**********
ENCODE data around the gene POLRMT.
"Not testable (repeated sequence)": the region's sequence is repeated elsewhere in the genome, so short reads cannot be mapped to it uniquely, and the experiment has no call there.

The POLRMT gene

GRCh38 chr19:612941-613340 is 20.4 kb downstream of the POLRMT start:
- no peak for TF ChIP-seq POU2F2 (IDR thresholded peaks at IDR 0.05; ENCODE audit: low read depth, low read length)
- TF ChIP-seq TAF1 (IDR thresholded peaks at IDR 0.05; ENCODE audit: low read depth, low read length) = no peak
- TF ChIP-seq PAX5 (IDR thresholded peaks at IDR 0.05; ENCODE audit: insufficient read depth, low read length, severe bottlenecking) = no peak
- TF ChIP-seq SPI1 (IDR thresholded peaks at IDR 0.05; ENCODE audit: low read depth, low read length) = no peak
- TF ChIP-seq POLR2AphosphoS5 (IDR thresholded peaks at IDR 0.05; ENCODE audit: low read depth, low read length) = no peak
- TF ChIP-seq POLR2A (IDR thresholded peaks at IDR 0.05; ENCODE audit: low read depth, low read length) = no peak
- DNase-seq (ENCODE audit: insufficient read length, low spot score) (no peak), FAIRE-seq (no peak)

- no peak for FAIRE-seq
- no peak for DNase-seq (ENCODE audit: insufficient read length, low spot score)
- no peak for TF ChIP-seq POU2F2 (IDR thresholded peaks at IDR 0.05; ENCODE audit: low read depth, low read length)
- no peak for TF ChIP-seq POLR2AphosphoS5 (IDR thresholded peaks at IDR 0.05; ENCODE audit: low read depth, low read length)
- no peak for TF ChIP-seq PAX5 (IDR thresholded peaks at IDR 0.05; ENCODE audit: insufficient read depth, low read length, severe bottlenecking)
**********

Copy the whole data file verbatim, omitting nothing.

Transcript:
ENCODE data around the gene POLRMT.
"Not testable (repeated sequence)": the region's sequence is repeated elsewhere in the genome, so short reads cannot be mapped to it uniquely, and the experiment has no call there.

The POLRMT gene

GRCh38 chr19:612941-613340 is 20.4 kb downstream of the POLRMT start:
- no peak for TF ChIP-seq POU2F2 (IDR thresholded peaks at IDR 0.05; ENCODE audit: low read depth, low read length)
- TF ChIP-seq TAF1 (IDR thresholded peaks at IDR 0.05; ENCODE audit: low read depth, low read length) = no peak
- TF ChIP-seq PAX5 (IDR thresholded peaks at IDR 0.05; ENCODE audit: insufficient read depth, low read length, severe bottlenecking) = no peak
- TF ChIP-seq SPI1 (IDR thresholded peaks at IDR 0.05; ENCODE audit: low read depth, low read length) = no peak
- TF ChIP-seq POLR2AphosphoS5 (IDR thresholded peaks at IDR 0.05; ENCODE audit: low read depth, low read length) = no peak
- TF ChIP-seq POLR2A (IDR thresholded peaks at IDR 0.05; ENCODE audit: low read depth, low read length) = no peak
- DNase-seq (ENCODE audit: insufficient read length, low spot score) (no peak), FAIRE-seq (no peak)

- no peak for FAIRE-seq
- no peak for DNase-seq (ENCODE audit: insufficient read length, low spot score)
- no peak for TF ChIP-seq POU2F2 (IDR thresholded peaks at IDR 0.05; ENCODE audit: low read depth, low read length)
- no peak for TF ChIP-seq POLR2AphosphoS5 (IDR thresholded peaks at IDR 0.05; ENCODE audit: low read depth, low read length)
- no peak for TF ChIP-seq PAX5 (IDR thresholded peaks at IDR 0.05; ENCODE audit: insufficient read depth, low read length, severe bottlenecking)